– Give reasons for delay in vaccine arrival
The Pharmaceutical Society of Nigeria,PSN, has insisted that until the Pharmacists Council of Nigeria, PCN Bill is passed at the National Assembly, there is no possibility of producing a COVID-19 vaccine in the country.
The PCN Bill is the law regulating medicines production in the country and everyone involved in Pharmacy practice, including those in the open drug markets.
Addressing journalists on the roll out of COVID-19 vaccines in Nigeria on Wednesday, the PSN President, Pharm. (Mazi) Sam Ohuabunwa, stressed that without the PCN Bill being passed into law by the National Assembly, the World Health Organisation, WHO would not grant Nigeria the approval for vaccine production.
“PCN Bill and vaccine production are like a twin which cannot exist without the other. Situations have arisen in the past when NAFDAC approached the WHO for approval on similar issue, but when the former PCN Bill was presented as a requirement, it was turned down on the basis of weakness. Hence, the need for the passage of the new bill arises.
“We have the science and technological know-how, in fact if the Bill is passed into law today, I can tell you that in less than 18 months, we can give the government a detailed proposal for the production of COVID-19 vaccine”, Ohuabunwa asserted.
The PSN President, who was ably represented at the briefing by the National Publicity Secretary, Pharm.(Mrs) Ijeoma Okey-Ewurum hinged Ghana’s reception of COVAX COVID-19 shots ahead of Nigeria with a larger population and infections on inadequate provision of facilities to maintain the cold chain protocols as well as meagre investment in the healthcare sector.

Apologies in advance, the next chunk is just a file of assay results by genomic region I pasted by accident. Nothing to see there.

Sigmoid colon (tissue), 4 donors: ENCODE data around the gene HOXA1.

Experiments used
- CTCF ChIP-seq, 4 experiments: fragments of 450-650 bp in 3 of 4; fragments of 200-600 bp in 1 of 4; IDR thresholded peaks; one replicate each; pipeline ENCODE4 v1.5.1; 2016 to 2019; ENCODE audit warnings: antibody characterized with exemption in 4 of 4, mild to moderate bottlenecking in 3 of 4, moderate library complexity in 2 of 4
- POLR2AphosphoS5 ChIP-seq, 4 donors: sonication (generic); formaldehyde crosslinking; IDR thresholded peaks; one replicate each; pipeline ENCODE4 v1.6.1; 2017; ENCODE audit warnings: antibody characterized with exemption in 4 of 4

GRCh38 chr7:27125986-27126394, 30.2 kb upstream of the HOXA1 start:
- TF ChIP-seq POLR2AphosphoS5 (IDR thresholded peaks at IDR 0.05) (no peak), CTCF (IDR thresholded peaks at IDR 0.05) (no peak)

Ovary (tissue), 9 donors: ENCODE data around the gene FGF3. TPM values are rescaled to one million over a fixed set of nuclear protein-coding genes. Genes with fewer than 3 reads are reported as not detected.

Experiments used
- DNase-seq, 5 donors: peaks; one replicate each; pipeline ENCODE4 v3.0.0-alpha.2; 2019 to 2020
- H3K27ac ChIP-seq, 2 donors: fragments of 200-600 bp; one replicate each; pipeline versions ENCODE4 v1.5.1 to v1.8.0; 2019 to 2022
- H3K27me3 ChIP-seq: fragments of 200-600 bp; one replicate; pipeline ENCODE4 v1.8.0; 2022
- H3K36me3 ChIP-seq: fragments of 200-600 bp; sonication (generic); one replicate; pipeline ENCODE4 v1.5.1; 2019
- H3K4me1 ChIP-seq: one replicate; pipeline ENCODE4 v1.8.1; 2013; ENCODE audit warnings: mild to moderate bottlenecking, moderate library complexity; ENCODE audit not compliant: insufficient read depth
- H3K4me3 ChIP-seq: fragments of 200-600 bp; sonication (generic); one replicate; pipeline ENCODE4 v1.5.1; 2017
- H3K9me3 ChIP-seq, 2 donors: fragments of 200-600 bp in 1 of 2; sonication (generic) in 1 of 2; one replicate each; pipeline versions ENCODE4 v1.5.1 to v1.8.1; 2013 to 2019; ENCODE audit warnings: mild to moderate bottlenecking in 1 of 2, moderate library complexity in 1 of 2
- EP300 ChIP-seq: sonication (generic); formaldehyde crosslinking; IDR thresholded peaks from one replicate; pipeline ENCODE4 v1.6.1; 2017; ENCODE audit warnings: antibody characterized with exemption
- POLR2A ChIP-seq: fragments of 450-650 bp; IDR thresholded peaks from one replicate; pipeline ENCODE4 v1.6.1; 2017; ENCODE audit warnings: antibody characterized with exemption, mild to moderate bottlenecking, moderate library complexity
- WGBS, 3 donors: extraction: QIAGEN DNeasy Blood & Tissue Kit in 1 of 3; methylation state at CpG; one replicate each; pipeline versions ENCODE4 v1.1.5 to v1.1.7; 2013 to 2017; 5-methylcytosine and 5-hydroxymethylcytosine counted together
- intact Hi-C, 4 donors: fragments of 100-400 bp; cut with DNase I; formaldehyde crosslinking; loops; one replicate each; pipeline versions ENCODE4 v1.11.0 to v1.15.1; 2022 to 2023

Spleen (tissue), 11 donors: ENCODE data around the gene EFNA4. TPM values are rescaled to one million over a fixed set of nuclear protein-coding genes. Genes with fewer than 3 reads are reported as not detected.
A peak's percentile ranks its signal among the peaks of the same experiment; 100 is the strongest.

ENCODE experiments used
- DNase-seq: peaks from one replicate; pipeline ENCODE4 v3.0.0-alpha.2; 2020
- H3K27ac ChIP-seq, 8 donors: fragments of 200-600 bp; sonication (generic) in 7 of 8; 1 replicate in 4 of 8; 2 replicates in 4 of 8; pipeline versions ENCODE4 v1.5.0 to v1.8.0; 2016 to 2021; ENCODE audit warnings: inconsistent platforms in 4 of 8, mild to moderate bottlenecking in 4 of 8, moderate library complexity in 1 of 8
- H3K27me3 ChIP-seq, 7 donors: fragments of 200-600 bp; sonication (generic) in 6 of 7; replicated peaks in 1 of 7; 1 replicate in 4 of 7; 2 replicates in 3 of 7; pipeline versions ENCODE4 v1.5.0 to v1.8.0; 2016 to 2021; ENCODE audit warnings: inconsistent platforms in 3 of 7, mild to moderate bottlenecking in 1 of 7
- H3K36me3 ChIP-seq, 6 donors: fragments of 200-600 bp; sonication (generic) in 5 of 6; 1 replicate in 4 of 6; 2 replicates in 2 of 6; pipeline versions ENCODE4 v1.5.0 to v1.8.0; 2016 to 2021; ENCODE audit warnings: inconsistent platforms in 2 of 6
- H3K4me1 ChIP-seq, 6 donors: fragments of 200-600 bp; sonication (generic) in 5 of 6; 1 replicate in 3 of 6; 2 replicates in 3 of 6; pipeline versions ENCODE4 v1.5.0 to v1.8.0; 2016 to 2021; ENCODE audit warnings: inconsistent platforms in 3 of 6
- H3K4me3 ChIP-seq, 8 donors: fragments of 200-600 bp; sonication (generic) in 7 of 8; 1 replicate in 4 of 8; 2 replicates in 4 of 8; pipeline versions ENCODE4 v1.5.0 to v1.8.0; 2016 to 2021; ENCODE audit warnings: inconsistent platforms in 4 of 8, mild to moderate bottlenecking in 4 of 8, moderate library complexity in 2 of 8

He however noted the importance of collaboration of healthcare workers in vaccination, saying all stakeholders must be well intimated and integrated into the vaccination exercise. “The place of pharmacists, the custodians of drug and drug information, is fundamental”, he maintained.
Explaining further on the bill, the number pharmacist in the country said it is impossible to enforce a law that is not in existence.
He likened the scenario to a case where an individual produces a vaccine at his backyard and thereafter the jab kills five persons and when sued to court, he was charged N50,000 or three months imprisonment. That does not make sense to the WHO, thus described it as a weak bill. And the need for the approval of the reviewed bill.
PCN Registrar, Pharm. N.A.E. Mohammed, sometimes last year had highlighted the merits of the new Pharmacy Bill over the previous one.
He stated that it will help arrest the current trend in which drugs are made available through illegal and unregistered outlets. It is all encompassing and addresses the gaps inherent in the extant Act and will help guarantee public health, since it provides adequate sanctions in the event of a breach of any of its provisions.
The offenses covered by the new law, he explained, are unprofessional conduct; failure to register premises; refusal to dispense drugs and poisons; control of sale of patent and proprietary medicines; provision or supply of dangerous and restricted drugs; improved access to quality, effective and affordable medicines through introduction of satellite pharmacy and introduction of the concept of chain pharmacy.
Other members of the Pharmacy National Executive Council present at the meeting were: the National Secretary, Pharm. Gbenga Falabi; Editor and Dr Lolu Ojo.